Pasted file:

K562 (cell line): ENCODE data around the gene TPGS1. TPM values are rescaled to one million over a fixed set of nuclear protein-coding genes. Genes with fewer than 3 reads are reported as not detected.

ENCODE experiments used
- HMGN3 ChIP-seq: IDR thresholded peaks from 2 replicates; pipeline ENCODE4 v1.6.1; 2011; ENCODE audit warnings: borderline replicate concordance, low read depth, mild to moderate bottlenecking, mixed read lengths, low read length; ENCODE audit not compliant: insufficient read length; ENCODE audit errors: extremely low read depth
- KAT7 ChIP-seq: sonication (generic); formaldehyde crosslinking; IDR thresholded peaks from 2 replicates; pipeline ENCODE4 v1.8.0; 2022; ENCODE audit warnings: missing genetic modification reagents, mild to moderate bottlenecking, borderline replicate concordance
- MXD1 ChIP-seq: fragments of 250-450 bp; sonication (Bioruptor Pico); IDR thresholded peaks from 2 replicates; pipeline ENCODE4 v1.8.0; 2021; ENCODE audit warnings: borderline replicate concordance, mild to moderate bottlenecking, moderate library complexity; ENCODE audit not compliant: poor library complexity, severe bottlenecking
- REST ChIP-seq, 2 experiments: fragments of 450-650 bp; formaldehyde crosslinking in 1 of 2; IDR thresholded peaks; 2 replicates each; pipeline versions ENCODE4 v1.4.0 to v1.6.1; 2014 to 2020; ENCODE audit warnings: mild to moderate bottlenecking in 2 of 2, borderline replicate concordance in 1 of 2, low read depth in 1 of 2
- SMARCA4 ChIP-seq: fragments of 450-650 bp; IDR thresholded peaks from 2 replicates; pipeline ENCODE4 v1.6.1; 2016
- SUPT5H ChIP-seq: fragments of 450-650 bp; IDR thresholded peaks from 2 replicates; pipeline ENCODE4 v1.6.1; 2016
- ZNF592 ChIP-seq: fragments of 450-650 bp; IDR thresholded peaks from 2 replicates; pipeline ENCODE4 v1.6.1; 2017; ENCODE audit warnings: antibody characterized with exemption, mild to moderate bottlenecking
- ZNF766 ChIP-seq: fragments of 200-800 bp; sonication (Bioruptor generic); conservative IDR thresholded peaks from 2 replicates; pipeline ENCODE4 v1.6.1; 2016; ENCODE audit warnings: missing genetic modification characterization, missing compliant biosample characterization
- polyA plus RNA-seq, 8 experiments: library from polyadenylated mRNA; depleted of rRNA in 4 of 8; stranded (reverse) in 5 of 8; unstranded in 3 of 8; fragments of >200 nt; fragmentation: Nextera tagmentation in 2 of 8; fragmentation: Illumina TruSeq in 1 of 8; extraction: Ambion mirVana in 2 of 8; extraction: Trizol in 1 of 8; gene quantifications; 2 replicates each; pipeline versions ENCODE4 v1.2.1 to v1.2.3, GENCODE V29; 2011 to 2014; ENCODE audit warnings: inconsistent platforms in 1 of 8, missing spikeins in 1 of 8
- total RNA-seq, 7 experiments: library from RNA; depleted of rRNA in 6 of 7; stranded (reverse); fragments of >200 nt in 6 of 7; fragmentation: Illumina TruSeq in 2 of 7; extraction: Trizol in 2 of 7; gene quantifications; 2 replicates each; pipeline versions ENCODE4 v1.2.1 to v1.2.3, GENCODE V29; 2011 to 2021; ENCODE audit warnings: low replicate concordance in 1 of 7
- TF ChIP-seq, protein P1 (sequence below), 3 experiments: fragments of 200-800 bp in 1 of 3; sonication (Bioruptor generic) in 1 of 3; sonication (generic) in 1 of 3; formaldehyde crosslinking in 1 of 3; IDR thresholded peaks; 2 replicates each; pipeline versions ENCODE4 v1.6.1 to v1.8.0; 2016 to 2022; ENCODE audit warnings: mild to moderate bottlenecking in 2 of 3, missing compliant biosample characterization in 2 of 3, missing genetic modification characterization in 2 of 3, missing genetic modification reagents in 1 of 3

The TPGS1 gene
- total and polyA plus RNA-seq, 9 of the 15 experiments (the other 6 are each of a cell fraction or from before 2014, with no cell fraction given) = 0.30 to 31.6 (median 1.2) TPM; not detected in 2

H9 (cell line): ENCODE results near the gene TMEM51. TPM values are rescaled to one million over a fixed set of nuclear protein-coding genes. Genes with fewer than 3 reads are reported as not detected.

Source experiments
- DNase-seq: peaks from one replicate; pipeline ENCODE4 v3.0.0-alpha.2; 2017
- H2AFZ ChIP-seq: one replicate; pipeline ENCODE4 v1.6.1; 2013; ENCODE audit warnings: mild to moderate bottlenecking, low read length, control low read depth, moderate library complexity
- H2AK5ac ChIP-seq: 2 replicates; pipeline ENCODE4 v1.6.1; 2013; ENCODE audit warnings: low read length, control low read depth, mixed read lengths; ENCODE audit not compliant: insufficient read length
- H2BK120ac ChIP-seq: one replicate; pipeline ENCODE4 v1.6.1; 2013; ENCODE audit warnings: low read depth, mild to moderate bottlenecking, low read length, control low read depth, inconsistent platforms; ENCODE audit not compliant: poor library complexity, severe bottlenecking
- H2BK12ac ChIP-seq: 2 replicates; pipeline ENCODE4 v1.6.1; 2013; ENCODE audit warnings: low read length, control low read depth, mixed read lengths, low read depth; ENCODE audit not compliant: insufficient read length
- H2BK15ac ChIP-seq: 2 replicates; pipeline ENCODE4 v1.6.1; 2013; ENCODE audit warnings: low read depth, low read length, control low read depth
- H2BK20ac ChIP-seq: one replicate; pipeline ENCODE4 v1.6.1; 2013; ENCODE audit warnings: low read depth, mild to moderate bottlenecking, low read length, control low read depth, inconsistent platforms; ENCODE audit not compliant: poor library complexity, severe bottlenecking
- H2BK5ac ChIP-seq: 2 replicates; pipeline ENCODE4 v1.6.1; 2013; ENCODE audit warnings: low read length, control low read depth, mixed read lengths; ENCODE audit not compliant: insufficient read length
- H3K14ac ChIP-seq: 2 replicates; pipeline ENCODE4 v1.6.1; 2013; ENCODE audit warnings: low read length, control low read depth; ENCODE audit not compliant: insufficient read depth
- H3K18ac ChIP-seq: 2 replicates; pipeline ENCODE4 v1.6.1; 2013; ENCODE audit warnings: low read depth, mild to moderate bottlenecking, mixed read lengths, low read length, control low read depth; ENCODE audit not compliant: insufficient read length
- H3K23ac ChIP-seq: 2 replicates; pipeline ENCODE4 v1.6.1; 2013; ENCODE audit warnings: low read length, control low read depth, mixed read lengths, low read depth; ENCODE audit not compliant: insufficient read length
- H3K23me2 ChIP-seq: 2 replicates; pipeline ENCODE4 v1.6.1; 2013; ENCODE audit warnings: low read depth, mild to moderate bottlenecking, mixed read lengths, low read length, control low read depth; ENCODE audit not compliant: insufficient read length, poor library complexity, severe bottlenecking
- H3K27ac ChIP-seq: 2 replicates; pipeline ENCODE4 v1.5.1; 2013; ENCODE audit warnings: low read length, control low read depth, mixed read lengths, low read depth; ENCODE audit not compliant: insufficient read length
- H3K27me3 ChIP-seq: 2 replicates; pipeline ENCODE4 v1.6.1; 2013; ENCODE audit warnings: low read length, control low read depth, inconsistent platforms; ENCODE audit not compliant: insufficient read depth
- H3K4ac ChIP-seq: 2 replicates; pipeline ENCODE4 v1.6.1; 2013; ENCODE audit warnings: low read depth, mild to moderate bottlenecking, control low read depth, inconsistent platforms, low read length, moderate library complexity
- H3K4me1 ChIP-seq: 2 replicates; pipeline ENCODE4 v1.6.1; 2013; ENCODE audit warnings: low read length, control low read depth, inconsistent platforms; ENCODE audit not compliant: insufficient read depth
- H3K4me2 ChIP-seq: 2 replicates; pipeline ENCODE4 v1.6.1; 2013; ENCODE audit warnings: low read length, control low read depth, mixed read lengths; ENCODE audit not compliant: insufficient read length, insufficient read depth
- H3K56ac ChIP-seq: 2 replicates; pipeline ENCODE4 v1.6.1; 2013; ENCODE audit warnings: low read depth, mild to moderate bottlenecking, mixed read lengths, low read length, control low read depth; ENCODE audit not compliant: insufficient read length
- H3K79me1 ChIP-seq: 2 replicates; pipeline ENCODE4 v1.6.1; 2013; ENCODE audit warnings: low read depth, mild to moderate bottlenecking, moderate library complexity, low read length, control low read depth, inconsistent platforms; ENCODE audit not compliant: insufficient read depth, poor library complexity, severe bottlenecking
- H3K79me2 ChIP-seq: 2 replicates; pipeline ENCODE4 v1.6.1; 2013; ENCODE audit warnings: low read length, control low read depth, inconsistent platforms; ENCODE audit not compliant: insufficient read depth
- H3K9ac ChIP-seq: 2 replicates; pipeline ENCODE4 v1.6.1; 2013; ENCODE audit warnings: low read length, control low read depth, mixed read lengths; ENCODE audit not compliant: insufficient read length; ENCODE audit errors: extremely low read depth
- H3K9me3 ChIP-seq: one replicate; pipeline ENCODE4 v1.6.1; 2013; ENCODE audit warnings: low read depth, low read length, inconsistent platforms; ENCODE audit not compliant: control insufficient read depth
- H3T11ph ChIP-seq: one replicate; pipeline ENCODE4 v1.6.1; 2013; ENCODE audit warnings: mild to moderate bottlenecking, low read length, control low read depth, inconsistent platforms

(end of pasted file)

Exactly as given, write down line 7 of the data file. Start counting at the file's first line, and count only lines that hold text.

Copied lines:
- SMARCA4 ChIP-seq: fragments of 450-650 bp; IDR thresholded peaks from 2 replicates; pipeline ENCODE4 v1.6.1; 2016